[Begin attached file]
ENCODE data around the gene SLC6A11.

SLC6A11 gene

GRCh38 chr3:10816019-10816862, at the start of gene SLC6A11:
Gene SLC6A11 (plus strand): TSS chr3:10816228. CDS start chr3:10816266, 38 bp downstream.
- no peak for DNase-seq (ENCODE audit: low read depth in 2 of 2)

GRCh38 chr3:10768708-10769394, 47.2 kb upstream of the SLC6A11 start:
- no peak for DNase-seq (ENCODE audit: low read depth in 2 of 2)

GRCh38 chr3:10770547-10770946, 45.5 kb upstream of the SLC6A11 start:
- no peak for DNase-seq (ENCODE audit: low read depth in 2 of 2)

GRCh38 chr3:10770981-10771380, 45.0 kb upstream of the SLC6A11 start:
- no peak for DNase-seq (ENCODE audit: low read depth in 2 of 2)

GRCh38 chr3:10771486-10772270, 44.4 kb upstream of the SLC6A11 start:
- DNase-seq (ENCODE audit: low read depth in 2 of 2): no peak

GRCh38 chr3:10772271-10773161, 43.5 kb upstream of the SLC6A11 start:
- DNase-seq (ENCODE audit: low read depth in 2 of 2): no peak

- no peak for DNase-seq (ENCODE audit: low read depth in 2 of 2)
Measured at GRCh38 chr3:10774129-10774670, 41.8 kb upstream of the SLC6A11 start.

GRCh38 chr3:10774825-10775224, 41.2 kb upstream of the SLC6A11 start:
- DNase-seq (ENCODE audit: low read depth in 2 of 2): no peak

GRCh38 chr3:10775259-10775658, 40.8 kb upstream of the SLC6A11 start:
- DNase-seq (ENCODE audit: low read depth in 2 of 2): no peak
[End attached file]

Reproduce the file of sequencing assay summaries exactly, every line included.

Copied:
ENCODE data around the gene SLC6A11.

SLC6A11 gene

GRCh38 chr3:10816019-10816862, at the start of gene SLC6A11:
Gene SLC6A11 (plus strand): TSS chr3:10816228. CDS start chr3:10816266, 38 bp downstream.
- no peak for DNase-seq (ENCODE audit: low read depth in 2 of 2)

GRCh38 chr3:10768708-10769394, 47.2 kb upstream of the SLC6A11 start:
- no peak for DNase-seq (ENCODE audit: low read depth in 2 of 2)

GRCh38 chr3:10770547-10770946, 45.5 kb upstream of the SLC6A11 start:
- no peak for DNase-seq (ENCODE audit: low read depth in 2 of 2)

GRCh38 chr3:10770981-10771380, 45.0 kb upstream of the SLC6A11 start:
- no peak for DNase-seq (ENCODE audit: low read depth in 2 of 2)

GRCh38 chr3:10771486-10772270, 44.4 kb upstream of the SLC6A11 start:
- DNase-seq (ENCODE audit: low read depth in 2 of 2): no peak

GRCh38 chr3:10772271-10773161, 43.5 kb upstream of the SLC6A11 start:
- DNase-seq (ENCODE audit: low read depth in 2 of 2): no peak

- no peak for DNase-seq (ENCODE audit: low read depth in 2 of 2)
Measured at GRCh38 chr3:10774129-10774670, 41.8 kb upstream of the SLC6A11 start.

GRCh38 chr3:10774825-10775224, 41.2 kb upstream of the SLC6A11 start:
- DNase-seq (ENCODE audit: low read depth in 2 of 2): no peak

GRCh38 chr3:10775259-10775658, 40.8 kb upstream of the SLC6A11 start:
- DNase-seq (ENCODE audit: low read depth in 2 of 2): no peak